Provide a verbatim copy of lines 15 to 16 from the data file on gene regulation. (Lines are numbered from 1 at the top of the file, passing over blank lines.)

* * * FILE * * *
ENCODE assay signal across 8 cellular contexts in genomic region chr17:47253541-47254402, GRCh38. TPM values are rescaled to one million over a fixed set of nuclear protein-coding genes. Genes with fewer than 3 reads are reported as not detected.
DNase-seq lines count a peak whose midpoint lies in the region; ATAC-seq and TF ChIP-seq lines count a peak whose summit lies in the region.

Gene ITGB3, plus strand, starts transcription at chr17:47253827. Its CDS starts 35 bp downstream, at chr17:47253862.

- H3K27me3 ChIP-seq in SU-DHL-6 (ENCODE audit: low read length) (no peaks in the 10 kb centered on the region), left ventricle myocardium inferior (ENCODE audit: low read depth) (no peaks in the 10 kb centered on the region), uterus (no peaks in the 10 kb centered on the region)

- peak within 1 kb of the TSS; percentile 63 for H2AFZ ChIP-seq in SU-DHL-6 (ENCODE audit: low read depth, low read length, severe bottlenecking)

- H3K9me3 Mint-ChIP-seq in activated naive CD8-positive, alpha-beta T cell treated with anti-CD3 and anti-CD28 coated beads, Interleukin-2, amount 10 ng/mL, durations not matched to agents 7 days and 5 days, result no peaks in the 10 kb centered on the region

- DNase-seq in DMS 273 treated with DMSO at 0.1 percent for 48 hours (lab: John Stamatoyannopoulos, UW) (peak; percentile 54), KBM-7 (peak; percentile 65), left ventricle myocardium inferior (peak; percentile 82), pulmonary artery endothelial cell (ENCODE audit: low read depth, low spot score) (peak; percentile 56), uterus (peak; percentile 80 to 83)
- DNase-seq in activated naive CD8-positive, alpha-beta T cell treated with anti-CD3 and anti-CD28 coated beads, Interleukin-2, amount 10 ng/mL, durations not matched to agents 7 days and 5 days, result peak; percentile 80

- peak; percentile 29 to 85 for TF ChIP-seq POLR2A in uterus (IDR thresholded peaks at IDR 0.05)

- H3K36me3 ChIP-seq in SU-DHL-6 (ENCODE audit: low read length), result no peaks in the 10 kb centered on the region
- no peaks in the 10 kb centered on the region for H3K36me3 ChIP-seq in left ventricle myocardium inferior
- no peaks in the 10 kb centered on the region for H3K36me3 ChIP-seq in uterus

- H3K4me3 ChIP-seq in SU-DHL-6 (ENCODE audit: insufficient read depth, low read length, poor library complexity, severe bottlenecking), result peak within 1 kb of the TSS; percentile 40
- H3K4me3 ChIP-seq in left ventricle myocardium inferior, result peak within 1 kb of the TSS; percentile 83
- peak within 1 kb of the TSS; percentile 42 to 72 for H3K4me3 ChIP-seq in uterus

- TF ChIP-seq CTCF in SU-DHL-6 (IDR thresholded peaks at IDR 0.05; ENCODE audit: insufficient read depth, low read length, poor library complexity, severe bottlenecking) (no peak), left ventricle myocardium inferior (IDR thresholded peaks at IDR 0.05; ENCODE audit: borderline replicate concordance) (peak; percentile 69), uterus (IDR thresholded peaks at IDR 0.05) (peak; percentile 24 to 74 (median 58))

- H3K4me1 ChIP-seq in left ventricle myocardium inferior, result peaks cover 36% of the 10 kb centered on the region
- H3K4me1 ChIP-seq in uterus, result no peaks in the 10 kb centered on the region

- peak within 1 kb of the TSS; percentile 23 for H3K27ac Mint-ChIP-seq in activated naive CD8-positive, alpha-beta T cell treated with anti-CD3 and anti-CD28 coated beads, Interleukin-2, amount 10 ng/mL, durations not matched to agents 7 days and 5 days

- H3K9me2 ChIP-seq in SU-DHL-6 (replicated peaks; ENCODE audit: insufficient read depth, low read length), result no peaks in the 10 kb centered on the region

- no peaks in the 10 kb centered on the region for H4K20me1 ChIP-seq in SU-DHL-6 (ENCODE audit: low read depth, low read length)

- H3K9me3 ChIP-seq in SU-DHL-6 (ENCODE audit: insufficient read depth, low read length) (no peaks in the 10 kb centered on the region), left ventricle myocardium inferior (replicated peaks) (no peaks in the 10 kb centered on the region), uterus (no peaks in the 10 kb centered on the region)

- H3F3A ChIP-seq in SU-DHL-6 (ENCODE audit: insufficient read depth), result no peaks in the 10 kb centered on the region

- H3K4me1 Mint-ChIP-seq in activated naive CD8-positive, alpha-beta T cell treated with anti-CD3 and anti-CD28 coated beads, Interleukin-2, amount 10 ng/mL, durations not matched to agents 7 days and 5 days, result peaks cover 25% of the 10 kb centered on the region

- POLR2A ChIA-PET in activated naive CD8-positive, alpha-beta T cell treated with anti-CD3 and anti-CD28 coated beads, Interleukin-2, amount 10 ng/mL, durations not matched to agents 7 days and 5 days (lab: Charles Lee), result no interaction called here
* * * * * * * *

- peak within 1 kb of the TSS; percentile 42 to 72 for H3K4me3 ChIP-seq in uterus

- TF ChIP-seq CTCF in SU-DHL-6 (IDR thresholded peaks at IDR 0.05; ENCODE audit: insufficient read depth, low read length, poor library complexity, severe bottlenecking) (no peak), left ventricle myocardium inferior (IDR thresholded peaks at IDR 0.05; ENCODE audit: borderline replicate concordance) (peak; percentile 69), uterus (IDR thresholded peaks at IDR 0.05) (peak; percentile 24 to 74 (median 58))